Appendix A: Passing & Returning Objects.


Passing References Around. Aliasing. Making Local Copies. Pass by Value. Cloning Objects. Adding Cloneability to a Class. Using a Trick with Protected. Implementing the Cloneable Interface. Successful Cloning. The Effect of Object.Clone( ). Cloning a Composed Object. A Deep Copy with Arraylist. Deep Copy via Serialization. Adding Cloneability Further Down a Hierarchy. Why This Strange Design? Controlling Cloneability. The Copy Constructor. Why Does It Work in C++ and Not Java? Read-Only Classes. Creating Read-Only Classes. The Drawback to Immutability. Immutable Strings. Implicit Constants. Overloading `+' and the Stringbuffer. The String and Stringbuffer Classes. Strings are Special.



Appendix B: The Java Native Interface (JNI).


Calling a Native Method. The Header File Generator: Javah. Name Mangling and Function Signatures. Implementing Your DLL. Accessing JNI Functions: The Jnienv Argument. Accessing Java Strings. Passing and Using Java Objects. JNI and Java Exceptions. JNI and Threading. Using a Preexisting Code Base. Additional Information.



Appendix C: Java Programming Guidelines.


Design. Implementation.



Appendix D: Resources.


Software. Books. Analysis & Design. Python. My Own List of Books.



Index.
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Review quote

"This book is a tremendous achievement. You owe it to yourself to have a copy on your shelf. The chapter on iostreams is the most comprehensive and understandable treatment of that subject Ive seen to date." - Al Stevens Contributing Editor, Doctor Dobbs Journal" Eckels book is the only one to so clearly explain how to rethink program construction for object orientation. That the book is also an excellent tutorial on the ins and outs of C++ is an added bonus." - Andrew Binstock Editor, Unix Review"Bruce continues to amaze me with his insight into C++, and Thinking in C++ is his best collection of ideas yet. If you want clear answers to difficult questions about C++, buy this outstanding book." - Gary Entsminger Author, The Tao of Objects"Thinking in C++ patiently and methodically explores the issues of when and how to use inlines, references, operator overloading, inheritance, and dynamic objects, as well as advanced topics such as the proper use of templates, exceptions and multiple inheritance. The entire effort is woven in a fabric that includes Eckels own philosophy of object and program design. A must for every C++ developers bookshelf, Thinking in C++ is the one C++ you must have if youre doing serious development with C++." - Richard Hale Shaw Contributing Editor, PC Magazine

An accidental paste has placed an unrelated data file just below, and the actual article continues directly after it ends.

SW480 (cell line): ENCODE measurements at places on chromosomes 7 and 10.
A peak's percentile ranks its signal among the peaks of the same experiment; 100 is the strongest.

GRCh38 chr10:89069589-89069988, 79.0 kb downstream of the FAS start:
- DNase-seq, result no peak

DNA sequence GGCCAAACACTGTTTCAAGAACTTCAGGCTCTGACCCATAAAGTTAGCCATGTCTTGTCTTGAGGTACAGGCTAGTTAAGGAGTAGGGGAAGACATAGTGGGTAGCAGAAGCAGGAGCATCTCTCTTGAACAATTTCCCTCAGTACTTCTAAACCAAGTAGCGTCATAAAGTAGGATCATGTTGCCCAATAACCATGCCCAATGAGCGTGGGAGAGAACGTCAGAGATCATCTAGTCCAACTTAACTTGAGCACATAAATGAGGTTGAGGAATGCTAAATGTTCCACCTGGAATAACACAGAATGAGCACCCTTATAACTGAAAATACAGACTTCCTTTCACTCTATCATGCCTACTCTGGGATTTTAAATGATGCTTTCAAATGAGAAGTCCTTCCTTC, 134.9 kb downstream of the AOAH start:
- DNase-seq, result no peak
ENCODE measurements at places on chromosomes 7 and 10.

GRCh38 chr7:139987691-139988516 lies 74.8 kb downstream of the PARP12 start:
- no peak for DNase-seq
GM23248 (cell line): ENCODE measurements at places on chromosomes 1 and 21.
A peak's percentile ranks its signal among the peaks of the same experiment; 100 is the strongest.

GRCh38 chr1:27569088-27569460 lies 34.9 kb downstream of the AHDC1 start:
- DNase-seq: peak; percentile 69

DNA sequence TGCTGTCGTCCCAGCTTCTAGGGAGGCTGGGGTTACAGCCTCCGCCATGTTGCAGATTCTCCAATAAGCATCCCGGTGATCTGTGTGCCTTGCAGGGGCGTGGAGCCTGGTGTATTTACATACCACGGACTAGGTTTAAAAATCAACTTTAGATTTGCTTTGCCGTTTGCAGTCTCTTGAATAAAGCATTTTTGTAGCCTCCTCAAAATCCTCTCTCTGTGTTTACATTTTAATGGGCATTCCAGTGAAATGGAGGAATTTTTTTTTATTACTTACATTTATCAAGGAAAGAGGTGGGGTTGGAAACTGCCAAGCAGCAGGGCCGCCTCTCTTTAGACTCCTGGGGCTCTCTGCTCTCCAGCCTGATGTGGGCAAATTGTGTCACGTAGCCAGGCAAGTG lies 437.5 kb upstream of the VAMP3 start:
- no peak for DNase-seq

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About Bruce Eckel

Bruce Eckel is the author of Thinking in C++, which won the Software Development Jolt Award for best book on 1995. He's been professionally programming for 20 years and has been teaching people throughout the world how to program with objects since 1986, first as a reknowned speaker and consultant on C++ and now in Java. He was a voting member of the C++ Standards Committee, has written 5 other books on object-oriented programming, published over 150 articles, and has been a columnist for various computer magazines, including the Java columnist for Web Techniques. He chairs the C++ and Java tracks for the Software Development Conference and holds a BS in Applied Physics and an MS in Computer Engineering.
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1,802 ratings
4.14 out of 5 stars
5 43% (774)
4 36% (650)
3 15% (279)
2 4% (72)
1 1% (27)